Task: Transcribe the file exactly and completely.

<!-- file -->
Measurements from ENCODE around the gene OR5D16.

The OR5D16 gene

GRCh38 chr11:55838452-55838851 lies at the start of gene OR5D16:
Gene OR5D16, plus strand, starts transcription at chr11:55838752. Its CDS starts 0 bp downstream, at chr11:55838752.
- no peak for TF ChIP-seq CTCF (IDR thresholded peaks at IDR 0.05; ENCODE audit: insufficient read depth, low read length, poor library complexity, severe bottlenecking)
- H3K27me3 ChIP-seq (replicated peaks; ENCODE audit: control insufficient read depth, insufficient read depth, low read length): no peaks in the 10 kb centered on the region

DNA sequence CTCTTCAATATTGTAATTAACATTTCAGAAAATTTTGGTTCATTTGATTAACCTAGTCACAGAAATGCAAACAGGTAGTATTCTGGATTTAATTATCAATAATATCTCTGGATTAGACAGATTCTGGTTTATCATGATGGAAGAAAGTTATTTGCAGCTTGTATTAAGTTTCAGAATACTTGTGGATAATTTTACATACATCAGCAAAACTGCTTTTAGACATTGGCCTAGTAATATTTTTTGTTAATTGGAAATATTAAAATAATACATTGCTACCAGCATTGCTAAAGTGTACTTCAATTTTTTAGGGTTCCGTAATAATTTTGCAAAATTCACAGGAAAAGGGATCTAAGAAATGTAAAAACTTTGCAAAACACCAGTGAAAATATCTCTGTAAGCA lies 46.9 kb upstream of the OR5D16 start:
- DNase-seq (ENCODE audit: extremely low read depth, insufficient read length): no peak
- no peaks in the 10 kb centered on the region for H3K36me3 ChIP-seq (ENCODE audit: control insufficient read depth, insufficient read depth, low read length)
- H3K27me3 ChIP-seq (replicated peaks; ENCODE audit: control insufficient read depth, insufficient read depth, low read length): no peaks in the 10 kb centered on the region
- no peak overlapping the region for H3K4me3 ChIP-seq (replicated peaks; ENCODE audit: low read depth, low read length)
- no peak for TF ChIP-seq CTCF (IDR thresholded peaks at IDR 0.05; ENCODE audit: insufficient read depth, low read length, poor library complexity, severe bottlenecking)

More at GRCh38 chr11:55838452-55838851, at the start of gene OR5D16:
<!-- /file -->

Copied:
Measurements from ENCODE around the gene OR5D16.

The OR5D16 gene

GRCh38 chr11:55838452-55838851 lies at the start of gene OR5D16:
Gene OR5D16, plus strand, starts transcription at chr11:55838752. Its CDS starts 0 bp downstream, at chr11:55838752.
- no peak for TF ChIP-seq CTCF (IDR thresholded peaks at IDR 0.05; ENCODE audit: insufficient read depth, low read length, poor library complexity, severe bottlenecking)
- H3K27me3 ChIP-seq (replicated peaks; ENCODE audit: control insufficient read depth, insufficient read depth, low read length): no peaks in the 10 kb centered on the region

DNA sequence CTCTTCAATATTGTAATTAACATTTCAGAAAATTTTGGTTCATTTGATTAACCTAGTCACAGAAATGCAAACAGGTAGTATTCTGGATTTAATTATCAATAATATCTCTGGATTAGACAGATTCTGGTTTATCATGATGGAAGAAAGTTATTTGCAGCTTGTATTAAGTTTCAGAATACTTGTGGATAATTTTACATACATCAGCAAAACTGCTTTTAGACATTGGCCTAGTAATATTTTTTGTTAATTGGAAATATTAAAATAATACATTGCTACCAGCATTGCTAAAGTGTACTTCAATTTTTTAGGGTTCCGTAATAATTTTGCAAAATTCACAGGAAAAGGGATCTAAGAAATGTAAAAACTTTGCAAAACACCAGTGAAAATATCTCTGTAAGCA lies 46.9 kb upstream of the OR5D16 start:
- DNase-seq (ENCODE audit: extremely low read depth, insufficient read length): no peak
- no peaks in the 10 kb centered on the region for H3K36me3 ChIP-seq (ENCODE audit: control insufficient read depth, insufficient read depth, low read length)
- H3K27me3 ChIP-seq (replicated peaks; ENCODE audit: control insufficient read depth, insufficient read depth, low read length): no peaks in the 10 kb centered on the region
- no peak overlapping the region for H3K4me3 ChIP-seq (replicated peaks; ENCODE audit: low read depth, low read length)
- no peak for TF ChIP-seq CTCF (IDR thresholded peaks at IDR 0.05; ENCODE audit: insufficient read depth, low read length, poor library complexity, severe bottlenecking)

More at GRCh38 chr11:55838452-55838851, at the start of gene OR5D16: